The team at D&D have recently started to build a Command Centre. The vision is for this to be used by healthcare providers to monitor their performance, find where their flow bottlenecks are and get a general sense of how the hospital is performing. This has been an exciting journey for us! Presently, we are […]
The team at D&D have recently started to build a Command Centre.
The vision is for this to be used by healthcare providers to monitor their performance, find where their flow bottlenecks are and get a general sense of how the hospital is performing. This has been an exciting journey for us!
Presently, we are working with several different NHS trusts to get this embedded into their operational hubs. However, it should be noted that this process is still in development, and the list of algorithms stated will / may be subject to change.
What makes this solution different?
Our solution is different to the traditional ‘what has happened’ command centre solution, as it embraces, and is amplified, by our ML and predictive models. These algorithms and models are built using our D&D data science framework and can be easily adapted to work with other solutions.
Embracing AI and ML, and adapting our products to suit, allows the command centre to tell the healthcare provider what may happen, as many products on the market do well at informing what has happened. This is where our product stands apart from other similar types of solutions on the market.
Furthermore, due to our team’s experience working for (and with) the NHS, the team at D&D know what the customer needs and wants from the product. In addition, our data science platform allows our data science team, at D&D, to customise the predictive models, therefore allowing the user to shape the product to their needs.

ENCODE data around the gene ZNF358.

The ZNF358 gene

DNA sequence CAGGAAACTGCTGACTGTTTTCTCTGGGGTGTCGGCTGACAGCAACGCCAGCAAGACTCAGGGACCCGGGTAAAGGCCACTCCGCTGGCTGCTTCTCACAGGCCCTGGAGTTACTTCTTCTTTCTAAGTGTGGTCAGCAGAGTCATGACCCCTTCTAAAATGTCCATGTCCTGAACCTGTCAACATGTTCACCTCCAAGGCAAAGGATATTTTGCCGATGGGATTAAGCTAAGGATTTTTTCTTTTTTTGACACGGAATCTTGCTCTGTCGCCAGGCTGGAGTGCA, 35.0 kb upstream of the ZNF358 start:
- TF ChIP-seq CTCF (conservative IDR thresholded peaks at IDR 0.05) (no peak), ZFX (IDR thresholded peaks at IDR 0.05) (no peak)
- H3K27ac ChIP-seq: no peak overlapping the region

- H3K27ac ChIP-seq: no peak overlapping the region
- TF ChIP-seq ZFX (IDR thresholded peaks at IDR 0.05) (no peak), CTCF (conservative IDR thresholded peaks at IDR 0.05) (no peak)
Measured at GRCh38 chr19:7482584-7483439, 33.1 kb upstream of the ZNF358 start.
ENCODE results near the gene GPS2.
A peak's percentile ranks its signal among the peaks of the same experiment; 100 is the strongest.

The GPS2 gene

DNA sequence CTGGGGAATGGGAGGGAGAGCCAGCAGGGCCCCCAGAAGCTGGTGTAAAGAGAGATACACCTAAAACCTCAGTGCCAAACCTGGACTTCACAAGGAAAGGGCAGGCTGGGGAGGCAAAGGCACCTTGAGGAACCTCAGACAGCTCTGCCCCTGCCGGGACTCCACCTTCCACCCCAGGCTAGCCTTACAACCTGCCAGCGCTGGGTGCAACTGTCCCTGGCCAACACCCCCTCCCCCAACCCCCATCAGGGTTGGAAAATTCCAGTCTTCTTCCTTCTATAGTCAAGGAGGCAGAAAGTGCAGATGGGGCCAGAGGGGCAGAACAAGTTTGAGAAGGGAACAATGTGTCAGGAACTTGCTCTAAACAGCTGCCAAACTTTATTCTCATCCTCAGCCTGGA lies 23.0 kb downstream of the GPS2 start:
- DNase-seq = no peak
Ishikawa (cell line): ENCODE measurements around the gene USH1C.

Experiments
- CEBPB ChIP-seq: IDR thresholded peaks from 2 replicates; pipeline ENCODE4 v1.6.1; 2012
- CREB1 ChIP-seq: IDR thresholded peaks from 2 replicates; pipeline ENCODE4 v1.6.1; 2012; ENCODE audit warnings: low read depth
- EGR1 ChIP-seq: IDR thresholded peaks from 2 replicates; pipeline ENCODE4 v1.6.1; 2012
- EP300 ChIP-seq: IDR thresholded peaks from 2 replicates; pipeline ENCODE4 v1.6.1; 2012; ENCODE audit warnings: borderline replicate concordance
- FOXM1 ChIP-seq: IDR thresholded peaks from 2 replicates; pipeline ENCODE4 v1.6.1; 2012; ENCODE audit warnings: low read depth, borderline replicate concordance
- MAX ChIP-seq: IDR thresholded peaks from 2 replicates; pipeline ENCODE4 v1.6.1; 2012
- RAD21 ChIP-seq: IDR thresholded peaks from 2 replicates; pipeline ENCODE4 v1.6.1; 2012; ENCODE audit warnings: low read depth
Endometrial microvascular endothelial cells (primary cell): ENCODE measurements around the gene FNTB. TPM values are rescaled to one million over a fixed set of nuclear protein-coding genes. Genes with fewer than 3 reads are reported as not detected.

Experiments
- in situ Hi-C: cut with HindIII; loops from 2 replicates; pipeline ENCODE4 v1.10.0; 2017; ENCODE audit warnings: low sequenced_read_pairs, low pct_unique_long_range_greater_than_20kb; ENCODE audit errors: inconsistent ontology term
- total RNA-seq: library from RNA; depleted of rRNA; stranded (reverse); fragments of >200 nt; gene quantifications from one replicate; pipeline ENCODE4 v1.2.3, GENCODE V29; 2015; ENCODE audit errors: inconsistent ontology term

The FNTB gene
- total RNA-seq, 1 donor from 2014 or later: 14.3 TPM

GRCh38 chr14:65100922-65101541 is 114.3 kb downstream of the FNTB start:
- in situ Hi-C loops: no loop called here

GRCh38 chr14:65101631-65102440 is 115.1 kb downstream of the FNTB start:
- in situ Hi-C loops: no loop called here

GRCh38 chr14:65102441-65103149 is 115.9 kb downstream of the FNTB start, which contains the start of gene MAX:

What are the components of the command centre?
The command centre is setup as a six-screen view, these screens show:
- Emergency department (front door) key measures. These range from ED attends, conversion to inpatients to LOS and time to be seen, for example;
- Inpatient view – this shows the current beds occupied by patients and various other measures related to inpatients;
- Discharge view – this shows how many patients have been discharged, how many will be discharged and why they have not been discharged i.e. awaiting a TTO (time to take out from Pharmacy), delayed transfer of care (DTOC), etc;
- Three screens are then dedicated to showing the patient level detail to supplement each one of the summary screens. This PTL (patient tracking list) gives the service everything they need to manage a patients progress through the system. Additional functionality is in development to trigger alerts based of tolerances derived through analysis and qualitative experience of the service.
The below image shows our CEO Orlando Agrippa launching our command centre prototype at D&D’s Executive Patient Flow Summit (https://www.draperanddash.events/):
This event helped shape what the command centre has metamorphosed into.
Please sign up for next years event if you are interested in learning about D&D’s developments in this space.
How is the command centre amplified with predictive analytics / machine learning?
The command centre, as previously mentioned, uses retrospective outputs from each pilot site (normally 3 – 5 years retrospectively – dependent on the data quality and trustworthiness). This data is then trained using a specific machine learning model to look for the features that will be important factors in making a future prediction from the model.
D&D’s command centre has a lot of different data sources, but from the team’s experience and engagement with our initial pilot sites, these were the indicators that needed a prospective view:
|Admissions Forecast||Hybrid forecasting method (auto.arima, ets, nnetar, stlm, tbats, snaive)||Time series prediction|
|A&E Forecast||Hybrid forecasting method (auto.arima, ets, nnetar, stlm, tbats, snaive)||Time series prediction|
|Cancellations||Random Forest||Machine Learning|
|ED Conversions to inpatients||Naïve Bayes||Machine Learning|
|Bed Occupancy||Hybrid forecasting method (auto.arima, ets, nnetar, stlm, tbats, snaive)||Time series prediction|